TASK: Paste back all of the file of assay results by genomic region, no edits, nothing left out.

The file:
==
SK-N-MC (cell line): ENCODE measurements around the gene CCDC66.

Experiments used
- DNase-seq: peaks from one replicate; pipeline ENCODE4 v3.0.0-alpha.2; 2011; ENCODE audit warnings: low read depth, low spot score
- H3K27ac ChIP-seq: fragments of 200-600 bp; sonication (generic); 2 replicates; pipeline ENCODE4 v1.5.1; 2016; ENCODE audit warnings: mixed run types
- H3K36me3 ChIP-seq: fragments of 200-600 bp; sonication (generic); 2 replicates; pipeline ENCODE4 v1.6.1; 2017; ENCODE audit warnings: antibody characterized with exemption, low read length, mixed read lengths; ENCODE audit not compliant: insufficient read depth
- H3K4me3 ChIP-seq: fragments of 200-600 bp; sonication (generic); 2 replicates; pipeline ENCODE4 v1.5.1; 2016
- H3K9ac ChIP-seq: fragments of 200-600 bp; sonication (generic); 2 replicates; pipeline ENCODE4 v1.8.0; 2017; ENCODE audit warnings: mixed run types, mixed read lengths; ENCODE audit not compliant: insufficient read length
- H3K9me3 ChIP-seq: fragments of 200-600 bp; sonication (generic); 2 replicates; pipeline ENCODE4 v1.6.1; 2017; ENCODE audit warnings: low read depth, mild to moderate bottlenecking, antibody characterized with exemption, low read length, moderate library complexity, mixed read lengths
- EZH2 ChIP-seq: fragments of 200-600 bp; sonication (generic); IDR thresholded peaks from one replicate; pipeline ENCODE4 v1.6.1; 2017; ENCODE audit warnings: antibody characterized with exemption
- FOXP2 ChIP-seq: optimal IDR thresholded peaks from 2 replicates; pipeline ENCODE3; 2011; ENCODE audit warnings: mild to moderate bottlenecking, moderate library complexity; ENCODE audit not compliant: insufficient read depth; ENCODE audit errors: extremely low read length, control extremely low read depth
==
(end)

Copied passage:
SK-N-MC (cell line): ENCODE measurements around the gene CCDC66.

Experiments used
- DNase-seq: peaks from one replicate; pipeline ENCODE4 v3.0.0-alpha.2; 2011; ENCODE audit warnings: low read depth, low spot score
- H3K27ac ChIP-seq: fragments of 200-600 bp; sonication (generic); 2 replicates; pipeline ENCODE4 v1.5.1; 2016; ENCODE audit warnings: mixed run types
- H3K36me3 ChIP-seq: fragments of 200-600 bp; sonication (generic); 2 replicates; pipeline ENCODE4 v1.6.1; 2017; ENCODE audit warnings: antibody characterized with exemption, low read length, mixed read lengths; ENCODE audit not compliant: insufficient read depth
- H3K4me3 ChIP-seq: fragments of 200-600 bp; sonication (generic); 2 replicates; pipeline ENCODE4 v1.5.1; 2016
- H3K9ac ChIP-seq: fragments of 200-600 bp; sonication (generic); 2 replicates; pipeline ENCODE4 v1.8.0; 2017; ENCODE audit warnings: mixed run types, mixed read lengths; ENCODE audit not compliant: insufficient read length
- H3K9me3 ChIP-seq: fragments of 200-600 bp; sonication (generic); 2 replicates; pipeline ENCODE4 v1.6.1; 2017; ENCODE audit warnings: low read depth, mild to moderate bottlenecking, antibody characterized with exemption, low read length, moderate library complexity, mixed read lengths
- EZH2 ChIP-seq: fragments of 200-600 bp; sonication (generic); IDR thresholded peaks from one replicate; pipeline ENCODE4 v1.6.1; 2017; ENCODE audit warnings: antibody characterized with exemption
- FOXP2 ChIP-seq: optimal IDR thresholded peaks from 2 replicates; pipeline ENCODE3; 2011; ENCODE audit warnings: mild to moderate bottlenecking, moderate library complexity; ENCODE audit not compliant: insufficient read depth; ENCODE audit errors: extremely low read length, control extremely low read depth